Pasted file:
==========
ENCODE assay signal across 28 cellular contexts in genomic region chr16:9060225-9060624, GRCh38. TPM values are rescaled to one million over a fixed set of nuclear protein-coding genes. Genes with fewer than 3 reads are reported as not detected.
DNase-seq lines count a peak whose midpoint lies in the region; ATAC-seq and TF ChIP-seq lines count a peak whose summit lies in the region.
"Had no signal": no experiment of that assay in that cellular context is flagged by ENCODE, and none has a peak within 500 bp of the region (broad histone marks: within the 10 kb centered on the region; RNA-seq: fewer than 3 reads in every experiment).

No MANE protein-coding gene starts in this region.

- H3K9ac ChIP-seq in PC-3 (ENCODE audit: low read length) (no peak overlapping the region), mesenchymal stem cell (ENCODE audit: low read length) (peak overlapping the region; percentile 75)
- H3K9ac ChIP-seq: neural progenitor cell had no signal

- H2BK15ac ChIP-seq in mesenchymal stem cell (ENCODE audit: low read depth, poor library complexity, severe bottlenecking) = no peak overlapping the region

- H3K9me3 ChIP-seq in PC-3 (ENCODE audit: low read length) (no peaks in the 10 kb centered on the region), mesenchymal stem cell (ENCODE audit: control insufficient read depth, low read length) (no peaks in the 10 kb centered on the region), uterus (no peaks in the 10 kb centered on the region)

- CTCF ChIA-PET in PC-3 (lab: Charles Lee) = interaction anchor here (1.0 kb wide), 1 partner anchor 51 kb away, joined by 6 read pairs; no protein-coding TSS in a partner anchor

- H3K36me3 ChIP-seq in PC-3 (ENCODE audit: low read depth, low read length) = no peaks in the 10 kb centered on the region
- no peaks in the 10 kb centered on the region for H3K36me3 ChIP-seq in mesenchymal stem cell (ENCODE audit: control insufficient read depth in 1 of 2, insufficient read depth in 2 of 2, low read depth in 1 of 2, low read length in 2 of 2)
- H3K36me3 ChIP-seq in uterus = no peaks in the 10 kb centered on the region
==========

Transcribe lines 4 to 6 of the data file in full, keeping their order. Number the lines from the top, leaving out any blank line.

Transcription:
No MANE protein-coding gene starts in this region.

- H3K9ac ChIP-seq in PC-3 (ENCODE audit: low read length) (no peak overlapping the region), mesenchymal stem cell (ENCODE audit: low read length) (peak overlapping the region; percentile 75)
- H3K9ac ChIP-seq: neural progenitor cell had no signal